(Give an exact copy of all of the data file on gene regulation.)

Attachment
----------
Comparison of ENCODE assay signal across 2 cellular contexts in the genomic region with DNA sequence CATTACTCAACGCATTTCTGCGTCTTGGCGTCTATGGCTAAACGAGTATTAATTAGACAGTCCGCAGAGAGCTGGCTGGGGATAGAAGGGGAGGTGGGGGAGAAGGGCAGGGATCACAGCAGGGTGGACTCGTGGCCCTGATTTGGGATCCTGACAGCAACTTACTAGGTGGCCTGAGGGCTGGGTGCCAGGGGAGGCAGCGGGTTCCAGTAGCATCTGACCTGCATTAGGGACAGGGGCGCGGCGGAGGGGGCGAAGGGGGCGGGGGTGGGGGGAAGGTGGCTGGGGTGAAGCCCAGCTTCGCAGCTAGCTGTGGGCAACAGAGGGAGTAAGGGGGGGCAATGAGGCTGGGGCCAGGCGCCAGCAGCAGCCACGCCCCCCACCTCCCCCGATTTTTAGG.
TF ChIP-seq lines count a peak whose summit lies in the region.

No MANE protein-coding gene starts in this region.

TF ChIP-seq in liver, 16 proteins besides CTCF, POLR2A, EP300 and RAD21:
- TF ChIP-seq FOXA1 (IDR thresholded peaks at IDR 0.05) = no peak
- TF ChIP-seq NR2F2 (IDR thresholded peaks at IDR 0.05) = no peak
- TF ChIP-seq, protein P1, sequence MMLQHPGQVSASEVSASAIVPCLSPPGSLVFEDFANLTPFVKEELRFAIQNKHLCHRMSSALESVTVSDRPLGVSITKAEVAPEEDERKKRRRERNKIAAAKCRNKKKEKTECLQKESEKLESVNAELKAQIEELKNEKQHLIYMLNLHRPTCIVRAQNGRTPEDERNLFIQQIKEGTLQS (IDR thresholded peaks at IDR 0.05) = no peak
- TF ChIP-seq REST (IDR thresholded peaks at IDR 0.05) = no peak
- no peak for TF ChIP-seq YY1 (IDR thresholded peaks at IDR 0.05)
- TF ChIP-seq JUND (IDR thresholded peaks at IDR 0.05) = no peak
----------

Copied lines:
Comparison of ENCODE assay signal across 2 cellular contexts in the genomic region with DNA sequence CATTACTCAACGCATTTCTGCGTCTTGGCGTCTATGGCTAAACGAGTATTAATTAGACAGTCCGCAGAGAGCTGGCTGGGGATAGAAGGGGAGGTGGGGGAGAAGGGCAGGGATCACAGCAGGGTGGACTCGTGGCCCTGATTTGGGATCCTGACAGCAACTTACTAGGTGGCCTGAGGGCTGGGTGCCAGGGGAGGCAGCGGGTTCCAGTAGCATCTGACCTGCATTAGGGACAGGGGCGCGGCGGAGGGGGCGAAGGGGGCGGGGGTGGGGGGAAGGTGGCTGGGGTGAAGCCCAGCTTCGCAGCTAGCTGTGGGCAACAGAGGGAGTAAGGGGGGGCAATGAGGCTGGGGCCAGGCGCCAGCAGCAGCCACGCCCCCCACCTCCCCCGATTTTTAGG.
TF ChIP-seq lines count a peak whose summit lies in the region.

No MANE protein-coding gene starts in this region.

TF ChIP-seq in liver, 16 proteins besides CTCF, POLR2A, EP300 and RAD21:
- TF ChIP-seq FOXA1 (IDR thresholded peaks at IDR 0.05) = no peak
- TF ChIP-seq NR2F2 (IDR thresholded peaks at IDR 0.05) = no peak
- TF ChIP-seq, protein P1, sequence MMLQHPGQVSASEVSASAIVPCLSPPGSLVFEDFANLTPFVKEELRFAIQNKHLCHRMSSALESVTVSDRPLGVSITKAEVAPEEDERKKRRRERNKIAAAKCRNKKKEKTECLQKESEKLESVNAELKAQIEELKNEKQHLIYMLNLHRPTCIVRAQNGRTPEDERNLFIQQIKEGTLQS (IDR thresholded peaks at IDR 0.05) = no peak
- TF ChIP-seq REST (IDR thresholded peaks at IDR 0.05) = no peak
- no peak for TF ChIP-seq YY1 (IDR thresholded peaks at IDR 0.05)
- TF ChIP-seq JUND (IDR thresholded peaks at IDR 0.05) = no peak